Simpson, S., Simionato, G., Smout, M., van Vresswijk, M.F., Hayes, C., Sougleris, C., & Reid, C. (2018). Burnout amongst clinical and counselling psychologist: The role of early maladaptive schemas and coping modes as vulnerability factors. Clinical Psychology and Psychotherapy, Online first DOI: 10.1002/cpp.2328.
Burnout in health professionals has become a global problem, with between 21% and 67% of mental health professionals reporting high levels. Researchers define burnout as including three components: emotional exhaustion (feeling emotionally exhausted from the work), depersonalization (feeling disconnected from patients), and reduced personal accomplishment in one’s work. Burnout is related to reduced capacity to perform professionally and to provide adequate care to patients. Much of the research has focused on institutional and workload factors as causes of burnout in health professionals. However, interpersonal factors like therapists’ early maladaptive schemas and coping mechanisms may also increase vulnerability to burnout. Early maladaptive schemas are self-defeating core beliefs and patterns that are repeated throughout one’s life and that have their origin in early life experiences. Maladaptive coping are thoughts and behaviors that one repeatedly engages in an unconscious or automatic way to minimize the activation of early maladaptive schemas. Maladaptive coping might include detachment, self-aggrandizement, attacking others, or over-compliance. In this study, Simpson and colleagues surveyed 443 clinical or counseling psychologists in Australia to assess if in fact early maladaptive schemas and maladaptive coping predicted burnout over and above job demands like workload. The mean age of the psychologists was 42.93 years (SD = 11.53), most were women (80.4%), who were married (52.8%), had attained a Masters degree (45.6%), and worked either in outpatient mental health centres (39.7%) or in private practice (33%). Most of the therapists (67%) indicated that over 50% of their client work involved trauma. Of the sample, 49.7% indicated at least a moderately high level of burnout on a standardized questionnaire, with emotional exhaustion as the highest type of burnout. The most common early maladaptive schemas among the psychologists were unrelenting standards and self-sacrifice. Detached coping was the most common coping mode. In terms of predicting burnout, job demands accounted for 10% of the variance in burnout, early maladaptive schemas accounted for an additional 18% of the variance in burnout over and above job demands, and maladaptive coping accounted for an additional 6% beyond maladaptive schemas and job demands.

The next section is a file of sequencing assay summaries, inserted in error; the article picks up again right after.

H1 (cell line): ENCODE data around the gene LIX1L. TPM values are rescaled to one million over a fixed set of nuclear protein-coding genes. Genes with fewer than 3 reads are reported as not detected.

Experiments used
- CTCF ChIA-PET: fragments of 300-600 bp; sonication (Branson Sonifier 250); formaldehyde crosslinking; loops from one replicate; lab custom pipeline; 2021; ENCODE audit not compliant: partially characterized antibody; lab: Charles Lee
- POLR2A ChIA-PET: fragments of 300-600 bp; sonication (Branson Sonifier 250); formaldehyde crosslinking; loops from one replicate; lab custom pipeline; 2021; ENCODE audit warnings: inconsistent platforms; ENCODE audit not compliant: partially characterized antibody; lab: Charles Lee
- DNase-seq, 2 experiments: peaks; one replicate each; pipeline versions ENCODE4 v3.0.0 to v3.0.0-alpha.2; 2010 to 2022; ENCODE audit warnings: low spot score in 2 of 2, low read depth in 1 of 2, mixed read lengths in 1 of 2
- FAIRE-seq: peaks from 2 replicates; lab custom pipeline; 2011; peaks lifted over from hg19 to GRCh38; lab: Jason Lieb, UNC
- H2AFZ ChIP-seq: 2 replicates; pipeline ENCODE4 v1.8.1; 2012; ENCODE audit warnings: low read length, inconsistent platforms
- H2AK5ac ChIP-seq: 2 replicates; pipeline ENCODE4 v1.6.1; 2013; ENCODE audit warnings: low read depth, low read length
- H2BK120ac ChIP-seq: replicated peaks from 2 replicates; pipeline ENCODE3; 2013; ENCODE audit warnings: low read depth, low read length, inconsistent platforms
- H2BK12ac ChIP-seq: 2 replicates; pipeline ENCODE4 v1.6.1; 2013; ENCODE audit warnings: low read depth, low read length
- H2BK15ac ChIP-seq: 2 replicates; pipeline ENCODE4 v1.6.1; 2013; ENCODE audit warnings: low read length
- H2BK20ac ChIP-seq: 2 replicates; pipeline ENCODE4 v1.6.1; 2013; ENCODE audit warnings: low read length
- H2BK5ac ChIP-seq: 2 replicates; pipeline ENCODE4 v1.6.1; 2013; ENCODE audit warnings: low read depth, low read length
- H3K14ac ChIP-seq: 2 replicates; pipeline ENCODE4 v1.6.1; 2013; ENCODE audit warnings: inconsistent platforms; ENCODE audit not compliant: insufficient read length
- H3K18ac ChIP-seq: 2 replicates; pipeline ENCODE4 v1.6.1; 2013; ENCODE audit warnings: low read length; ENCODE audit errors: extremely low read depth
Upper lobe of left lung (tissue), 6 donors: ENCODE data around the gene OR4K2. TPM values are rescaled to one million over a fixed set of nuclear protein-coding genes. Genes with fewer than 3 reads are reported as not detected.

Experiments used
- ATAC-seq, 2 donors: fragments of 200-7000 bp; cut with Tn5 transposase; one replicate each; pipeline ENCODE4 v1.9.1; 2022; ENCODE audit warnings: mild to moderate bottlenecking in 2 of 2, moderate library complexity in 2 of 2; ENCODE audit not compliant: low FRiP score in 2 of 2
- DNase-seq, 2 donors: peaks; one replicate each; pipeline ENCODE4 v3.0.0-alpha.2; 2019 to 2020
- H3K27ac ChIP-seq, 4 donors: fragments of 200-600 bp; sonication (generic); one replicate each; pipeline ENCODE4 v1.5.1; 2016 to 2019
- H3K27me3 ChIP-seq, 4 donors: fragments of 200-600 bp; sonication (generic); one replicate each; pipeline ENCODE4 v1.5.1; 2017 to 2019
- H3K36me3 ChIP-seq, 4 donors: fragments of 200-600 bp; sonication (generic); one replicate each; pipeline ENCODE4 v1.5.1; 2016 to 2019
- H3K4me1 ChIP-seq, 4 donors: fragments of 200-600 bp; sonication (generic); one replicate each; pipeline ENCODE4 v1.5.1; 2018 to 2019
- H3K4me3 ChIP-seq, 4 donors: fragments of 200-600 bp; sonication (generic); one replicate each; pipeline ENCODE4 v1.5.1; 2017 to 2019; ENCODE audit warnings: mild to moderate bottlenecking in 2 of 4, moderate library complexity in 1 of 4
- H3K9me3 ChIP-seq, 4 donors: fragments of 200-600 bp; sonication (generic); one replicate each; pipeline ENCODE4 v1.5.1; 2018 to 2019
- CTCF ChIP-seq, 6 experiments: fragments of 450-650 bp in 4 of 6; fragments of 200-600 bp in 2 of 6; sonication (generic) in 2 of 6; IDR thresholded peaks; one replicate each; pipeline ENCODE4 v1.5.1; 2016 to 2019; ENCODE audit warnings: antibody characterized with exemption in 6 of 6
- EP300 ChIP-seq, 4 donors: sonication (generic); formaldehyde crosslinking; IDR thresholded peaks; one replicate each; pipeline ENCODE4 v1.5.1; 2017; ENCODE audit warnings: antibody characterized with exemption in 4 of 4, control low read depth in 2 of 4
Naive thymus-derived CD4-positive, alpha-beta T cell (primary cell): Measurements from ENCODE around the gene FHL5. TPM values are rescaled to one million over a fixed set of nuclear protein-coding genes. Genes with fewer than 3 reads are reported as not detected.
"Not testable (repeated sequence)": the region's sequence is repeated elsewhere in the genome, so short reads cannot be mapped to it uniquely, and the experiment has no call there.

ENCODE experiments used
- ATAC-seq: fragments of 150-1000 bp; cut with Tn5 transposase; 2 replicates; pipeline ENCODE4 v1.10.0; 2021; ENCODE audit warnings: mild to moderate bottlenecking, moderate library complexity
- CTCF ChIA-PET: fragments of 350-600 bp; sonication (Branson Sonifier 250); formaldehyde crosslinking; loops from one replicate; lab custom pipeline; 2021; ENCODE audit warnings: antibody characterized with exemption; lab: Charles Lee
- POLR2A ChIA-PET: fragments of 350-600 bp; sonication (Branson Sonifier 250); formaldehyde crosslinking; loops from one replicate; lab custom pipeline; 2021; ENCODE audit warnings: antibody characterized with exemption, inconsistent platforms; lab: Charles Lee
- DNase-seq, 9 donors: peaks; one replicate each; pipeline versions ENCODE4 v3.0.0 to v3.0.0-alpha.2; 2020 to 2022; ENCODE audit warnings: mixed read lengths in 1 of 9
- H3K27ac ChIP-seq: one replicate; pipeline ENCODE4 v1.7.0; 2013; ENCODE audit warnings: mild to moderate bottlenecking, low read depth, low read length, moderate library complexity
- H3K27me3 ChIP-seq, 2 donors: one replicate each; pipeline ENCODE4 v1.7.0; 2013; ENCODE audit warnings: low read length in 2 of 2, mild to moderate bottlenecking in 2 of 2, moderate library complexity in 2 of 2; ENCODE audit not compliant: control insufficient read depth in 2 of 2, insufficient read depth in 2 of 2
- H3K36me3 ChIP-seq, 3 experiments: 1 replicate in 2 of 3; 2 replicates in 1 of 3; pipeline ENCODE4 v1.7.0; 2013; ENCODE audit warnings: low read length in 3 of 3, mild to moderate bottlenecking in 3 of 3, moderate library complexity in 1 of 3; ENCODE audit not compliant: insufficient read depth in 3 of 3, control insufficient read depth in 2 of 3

Work – life balance, managing clients with chronic and complex issues, and working with clients who experienced trauma can cause distress in mental health providers. Psychologists’ early maladaptive schemas like unrelenting standards and self-sacrifice in addition to maladaptive detached coping may represent the foundation of countertransference for some psychotherapists. These were significant predictors of therapist emotional exhaustion over and above workload. Psychotherapists would benefit from an increased awareness of their own early maladaptive schemas and coping mechanisms. Self-care, including professional development, consultations, peer support groups, and personal therapy throughout one’s career could reduce one’s susceptibility to burnout.